RNAO two years ago: a sad day for nursing
CEO of the Registered Nurses Association of Ontario Doris Grinspun is directing the RNAO’s annual event which consists of meetings, a gala banquet, and of course, the Annual General Meeting for members.
We recall the AGM of two years ago, when two nurses plus an RNAO chapter, put forward a resolution to ask for support for clinical research into the field of environmental noise produced by industrial-scale wind turbines, and further, as a second part of the resolution, that a moratorium on wind power develoment be requested until the results of such research are released and analyzed.
The motion was defeated but not before there were dirty tricks aplenty on the part of RNAO staff (the director of research actually interrupted the resolution proponents’ session with voting delegates, so much so that delegates complained they were not able to speak or ask questions), misdirection was given about how much information could be provided to the delegates, and finally, the proponents’ presentation time was cut off by the chair—who incidentally, and completely illegally, spoke out against the motion before introducing it to the assembly. Easily a dozen delegates abstained from the vote, calling out to the chair that they wanted to hear more, but to no avail. The motion was defeated. (The chair also, erroneously, told the proponents that they would not be able to bring the resolution forward again for TWO YEARS. This is false and is not in the RNAO bylaws.)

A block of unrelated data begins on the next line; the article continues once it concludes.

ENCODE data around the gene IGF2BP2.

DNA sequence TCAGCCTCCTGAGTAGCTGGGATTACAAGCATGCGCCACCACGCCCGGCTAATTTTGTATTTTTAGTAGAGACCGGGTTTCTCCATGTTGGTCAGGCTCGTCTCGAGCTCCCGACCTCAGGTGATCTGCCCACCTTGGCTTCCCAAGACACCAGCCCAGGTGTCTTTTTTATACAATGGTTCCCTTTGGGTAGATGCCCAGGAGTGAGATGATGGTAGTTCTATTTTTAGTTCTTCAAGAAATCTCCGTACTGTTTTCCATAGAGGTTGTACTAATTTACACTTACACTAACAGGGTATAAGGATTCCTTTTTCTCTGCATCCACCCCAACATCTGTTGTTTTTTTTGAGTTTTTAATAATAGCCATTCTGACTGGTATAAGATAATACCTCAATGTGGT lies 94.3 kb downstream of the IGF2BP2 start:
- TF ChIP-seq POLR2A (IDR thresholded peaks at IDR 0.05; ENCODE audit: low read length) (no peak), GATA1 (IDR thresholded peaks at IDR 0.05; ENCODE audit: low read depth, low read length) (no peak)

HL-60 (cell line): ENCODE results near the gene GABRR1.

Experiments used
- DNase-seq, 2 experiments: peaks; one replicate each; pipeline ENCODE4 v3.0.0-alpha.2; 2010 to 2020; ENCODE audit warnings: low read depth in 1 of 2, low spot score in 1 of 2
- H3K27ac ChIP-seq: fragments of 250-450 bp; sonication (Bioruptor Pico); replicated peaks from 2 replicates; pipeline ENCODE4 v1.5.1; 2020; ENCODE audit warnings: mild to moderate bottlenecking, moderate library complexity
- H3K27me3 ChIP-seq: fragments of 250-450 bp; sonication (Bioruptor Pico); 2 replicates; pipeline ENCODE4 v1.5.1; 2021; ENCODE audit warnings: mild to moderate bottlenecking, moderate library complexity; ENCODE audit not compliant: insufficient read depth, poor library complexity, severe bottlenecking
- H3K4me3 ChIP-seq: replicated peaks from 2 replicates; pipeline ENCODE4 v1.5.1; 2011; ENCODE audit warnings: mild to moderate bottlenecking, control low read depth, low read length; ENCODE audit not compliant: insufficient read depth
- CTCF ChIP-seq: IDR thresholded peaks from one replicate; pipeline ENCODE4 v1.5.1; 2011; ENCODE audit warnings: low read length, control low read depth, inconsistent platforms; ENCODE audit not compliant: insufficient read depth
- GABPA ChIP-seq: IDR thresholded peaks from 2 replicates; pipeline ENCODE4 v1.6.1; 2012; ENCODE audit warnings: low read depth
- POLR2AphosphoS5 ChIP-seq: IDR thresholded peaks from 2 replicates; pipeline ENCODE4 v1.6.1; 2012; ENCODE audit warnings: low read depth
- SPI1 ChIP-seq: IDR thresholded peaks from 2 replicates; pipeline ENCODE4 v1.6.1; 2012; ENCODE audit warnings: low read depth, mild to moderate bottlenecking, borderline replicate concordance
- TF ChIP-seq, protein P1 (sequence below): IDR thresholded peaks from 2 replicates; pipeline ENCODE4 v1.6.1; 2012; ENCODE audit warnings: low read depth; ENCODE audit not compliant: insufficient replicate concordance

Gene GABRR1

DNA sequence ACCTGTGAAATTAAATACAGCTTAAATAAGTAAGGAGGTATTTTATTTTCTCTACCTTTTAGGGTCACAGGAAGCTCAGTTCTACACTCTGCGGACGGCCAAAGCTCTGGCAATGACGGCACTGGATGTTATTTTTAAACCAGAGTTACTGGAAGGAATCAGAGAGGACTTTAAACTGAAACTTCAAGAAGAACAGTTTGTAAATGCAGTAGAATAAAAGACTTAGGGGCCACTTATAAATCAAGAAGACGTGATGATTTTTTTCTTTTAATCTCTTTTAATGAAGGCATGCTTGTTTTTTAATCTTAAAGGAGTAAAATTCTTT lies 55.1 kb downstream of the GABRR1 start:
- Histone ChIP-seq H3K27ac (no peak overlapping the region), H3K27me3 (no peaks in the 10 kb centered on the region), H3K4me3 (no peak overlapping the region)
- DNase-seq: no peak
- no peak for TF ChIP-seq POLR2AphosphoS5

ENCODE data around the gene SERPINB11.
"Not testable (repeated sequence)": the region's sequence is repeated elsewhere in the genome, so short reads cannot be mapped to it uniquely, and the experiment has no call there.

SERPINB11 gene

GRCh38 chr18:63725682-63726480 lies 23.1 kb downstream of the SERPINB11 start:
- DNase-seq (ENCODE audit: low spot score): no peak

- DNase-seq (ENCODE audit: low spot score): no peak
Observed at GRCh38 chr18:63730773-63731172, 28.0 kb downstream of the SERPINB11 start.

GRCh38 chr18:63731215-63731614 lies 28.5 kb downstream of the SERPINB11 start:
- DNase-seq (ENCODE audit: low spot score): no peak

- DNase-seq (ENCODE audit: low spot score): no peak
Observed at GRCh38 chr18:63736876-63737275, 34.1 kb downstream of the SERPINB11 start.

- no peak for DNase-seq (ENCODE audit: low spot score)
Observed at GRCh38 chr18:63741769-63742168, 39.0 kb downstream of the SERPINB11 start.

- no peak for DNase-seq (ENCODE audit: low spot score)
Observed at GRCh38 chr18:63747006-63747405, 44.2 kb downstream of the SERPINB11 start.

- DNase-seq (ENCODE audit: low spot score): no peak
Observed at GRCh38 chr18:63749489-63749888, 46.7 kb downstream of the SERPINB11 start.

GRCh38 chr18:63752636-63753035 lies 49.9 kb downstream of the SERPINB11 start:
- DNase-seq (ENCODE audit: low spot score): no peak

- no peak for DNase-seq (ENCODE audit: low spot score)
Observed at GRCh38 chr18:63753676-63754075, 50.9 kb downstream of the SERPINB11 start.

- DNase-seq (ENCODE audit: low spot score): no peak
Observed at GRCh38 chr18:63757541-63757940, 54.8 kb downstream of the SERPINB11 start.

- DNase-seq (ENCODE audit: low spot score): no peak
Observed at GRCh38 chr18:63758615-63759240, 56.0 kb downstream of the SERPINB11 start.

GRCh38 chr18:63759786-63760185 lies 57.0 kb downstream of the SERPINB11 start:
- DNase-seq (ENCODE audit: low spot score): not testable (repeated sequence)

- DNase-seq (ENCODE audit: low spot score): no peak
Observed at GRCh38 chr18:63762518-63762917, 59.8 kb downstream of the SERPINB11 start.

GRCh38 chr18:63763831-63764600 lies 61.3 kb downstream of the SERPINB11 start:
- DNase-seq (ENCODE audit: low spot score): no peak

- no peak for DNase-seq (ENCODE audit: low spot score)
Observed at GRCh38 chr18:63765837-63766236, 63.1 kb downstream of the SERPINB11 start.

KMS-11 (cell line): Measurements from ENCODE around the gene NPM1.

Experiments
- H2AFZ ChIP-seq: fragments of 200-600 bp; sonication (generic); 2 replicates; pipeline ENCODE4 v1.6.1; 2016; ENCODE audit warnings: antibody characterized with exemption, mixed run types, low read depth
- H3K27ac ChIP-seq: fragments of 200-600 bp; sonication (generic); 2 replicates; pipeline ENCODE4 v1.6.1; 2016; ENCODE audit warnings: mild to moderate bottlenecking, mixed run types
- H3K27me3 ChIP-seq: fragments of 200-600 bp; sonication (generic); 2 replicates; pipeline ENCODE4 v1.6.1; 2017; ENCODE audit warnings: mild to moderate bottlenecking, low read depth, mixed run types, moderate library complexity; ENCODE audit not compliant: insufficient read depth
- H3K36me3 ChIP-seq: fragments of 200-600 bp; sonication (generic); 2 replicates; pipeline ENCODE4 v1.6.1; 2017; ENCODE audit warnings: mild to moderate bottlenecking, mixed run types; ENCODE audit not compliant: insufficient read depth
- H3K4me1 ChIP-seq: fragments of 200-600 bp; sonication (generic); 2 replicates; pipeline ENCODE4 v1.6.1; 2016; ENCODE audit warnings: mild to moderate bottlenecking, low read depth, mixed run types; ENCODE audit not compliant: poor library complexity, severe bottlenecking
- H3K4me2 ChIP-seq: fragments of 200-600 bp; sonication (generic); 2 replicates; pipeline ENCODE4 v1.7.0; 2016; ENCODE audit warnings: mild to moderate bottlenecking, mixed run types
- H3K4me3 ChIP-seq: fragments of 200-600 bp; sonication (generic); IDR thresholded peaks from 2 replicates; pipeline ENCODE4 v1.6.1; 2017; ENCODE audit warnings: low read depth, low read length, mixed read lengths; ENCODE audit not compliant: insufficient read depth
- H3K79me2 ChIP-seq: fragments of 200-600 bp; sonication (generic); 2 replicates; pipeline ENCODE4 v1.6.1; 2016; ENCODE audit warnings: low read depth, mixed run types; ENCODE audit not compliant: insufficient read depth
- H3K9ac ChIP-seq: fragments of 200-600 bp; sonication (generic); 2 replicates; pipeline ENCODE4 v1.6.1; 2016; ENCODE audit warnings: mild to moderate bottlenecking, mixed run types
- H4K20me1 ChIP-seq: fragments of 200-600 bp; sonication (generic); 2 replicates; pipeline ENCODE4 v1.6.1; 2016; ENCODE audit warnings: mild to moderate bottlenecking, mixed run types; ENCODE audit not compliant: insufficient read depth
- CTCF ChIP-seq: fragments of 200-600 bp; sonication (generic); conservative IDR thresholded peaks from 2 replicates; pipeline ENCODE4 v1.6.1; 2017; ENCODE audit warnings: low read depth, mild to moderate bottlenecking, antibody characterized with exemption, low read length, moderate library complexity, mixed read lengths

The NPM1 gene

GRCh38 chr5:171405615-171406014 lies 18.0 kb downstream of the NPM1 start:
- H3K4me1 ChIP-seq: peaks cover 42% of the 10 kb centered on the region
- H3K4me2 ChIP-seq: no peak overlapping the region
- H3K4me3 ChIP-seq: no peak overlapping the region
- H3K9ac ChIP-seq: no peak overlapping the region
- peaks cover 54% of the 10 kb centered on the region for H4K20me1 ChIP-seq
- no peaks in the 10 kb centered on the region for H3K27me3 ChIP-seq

So, where are we today? We actually have two clinical studies ongoing in Canada, one by Health Canada, and the other by the Renewable Energy Technology and Health (RETH) team at the University of Waterloo. The RETH team has already presented very preliminary results in poster format at a meeting earlier this year, showing a significant association between the noise from turbines and sleep disturbance.
We also have more studies from a variety of sources, including a recent article by otolaryngologist Dr Alec Salt whose work is increasingly showing a DIRECT link between the noise and vibration/infrasound produced by the machines used to generate power from wind energy and health effects.
The growing research on the effects of exposure to the noise and infrasound on children is disturbing.
We also have in Ontario an approval process for wind power projects that is being revealed as sloppy and indicative of the provincial government’s blind support for wind power. Requests have been made for a review by the Ombudsman of the review and approval process, because documents being presented as complete are in fact inaccurate, incomplete, or sometimes completely absent. There are also judicial reviews pending for the approval of individual projects, such as Amherst Island, as the inaccuracies of the documentation supporting the safety of the proposed power developments are egregiously incomplete.
The Chief Medical Officer of Health for Ontario prepared a report that was released in 2010 based on work done in 2009, which maintained there were no direct causal links between the turbine noise and health (the government does not believe infrasound is important and will not even have a protocol to measure it until 2015), which the government and successive Environmental Review Tribunals rely on today expediently.